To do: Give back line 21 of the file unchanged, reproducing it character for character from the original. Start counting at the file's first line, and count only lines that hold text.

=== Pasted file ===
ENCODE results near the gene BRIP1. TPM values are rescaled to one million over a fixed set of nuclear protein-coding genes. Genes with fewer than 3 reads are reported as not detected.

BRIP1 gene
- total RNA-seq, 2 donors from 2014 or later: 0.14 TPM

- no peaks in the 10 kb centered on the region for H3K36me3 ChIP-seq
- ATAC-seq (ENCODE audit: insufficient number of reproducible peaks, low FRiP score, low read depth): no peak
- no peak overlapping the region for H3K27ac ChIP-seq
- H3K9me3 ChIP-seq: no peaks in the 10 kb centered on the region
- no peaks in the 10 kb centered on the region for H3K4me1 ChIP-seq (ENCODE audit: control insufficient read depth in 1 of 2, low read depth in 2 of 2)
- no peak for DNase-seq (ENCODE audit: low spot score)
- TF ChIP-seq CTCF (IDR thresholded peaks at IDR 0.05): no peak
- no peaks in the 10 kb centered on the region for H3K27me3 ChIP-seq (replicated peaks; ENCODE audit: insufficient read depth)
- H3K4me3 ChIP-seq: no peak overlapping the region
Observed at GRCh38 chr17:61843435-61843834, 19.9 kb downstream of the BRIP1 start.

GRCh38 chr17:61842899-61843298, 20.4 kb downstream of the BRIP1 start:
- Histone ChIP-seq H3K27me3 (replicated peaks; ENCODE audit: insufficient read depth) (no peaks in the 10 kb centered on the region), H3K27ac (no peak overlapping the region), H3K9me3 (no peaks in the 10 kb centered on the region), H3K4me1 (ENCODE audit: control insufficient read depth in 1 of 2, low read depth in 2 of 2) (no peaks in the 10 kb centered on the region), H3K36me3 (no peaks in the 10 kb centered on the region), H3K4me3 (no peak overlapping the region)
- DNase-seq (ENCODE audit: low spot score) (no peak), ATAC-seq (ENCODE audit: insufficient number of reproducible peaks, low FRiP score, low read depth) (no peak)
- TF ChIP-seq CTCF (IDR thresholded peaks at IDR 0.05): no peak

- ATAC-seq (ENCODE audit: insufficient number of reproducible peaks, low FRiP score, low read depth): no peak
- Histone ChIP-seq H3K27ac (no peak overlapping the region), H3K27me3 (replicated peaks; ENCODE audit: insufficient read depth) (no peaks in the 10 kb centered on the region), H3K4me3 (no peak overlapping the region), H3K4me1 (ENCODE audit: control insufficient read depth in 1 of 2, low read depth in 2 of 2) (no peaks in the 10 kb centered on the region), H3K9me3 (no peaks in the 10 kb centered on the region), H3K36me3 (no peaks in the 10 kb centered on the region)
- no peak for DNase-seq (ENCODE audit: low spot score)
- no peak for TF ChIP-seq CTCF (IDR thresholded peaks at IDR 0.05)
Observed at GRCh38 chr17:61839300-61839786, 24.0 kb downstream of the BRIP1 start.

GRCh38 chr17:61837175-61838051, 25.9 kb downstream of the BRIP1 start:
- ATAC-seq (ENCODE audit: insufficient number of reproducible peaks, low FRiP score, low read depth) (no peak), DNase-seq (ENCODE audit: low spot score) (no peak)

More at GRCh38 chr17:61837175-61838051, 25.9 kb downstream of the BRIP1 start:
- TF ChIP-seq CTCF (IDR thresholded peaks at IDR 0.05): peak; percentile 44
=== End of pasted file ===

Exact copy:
- no peak for TF ChIP-seq CTCF (IDR thresholded peaks at IDR 0.05)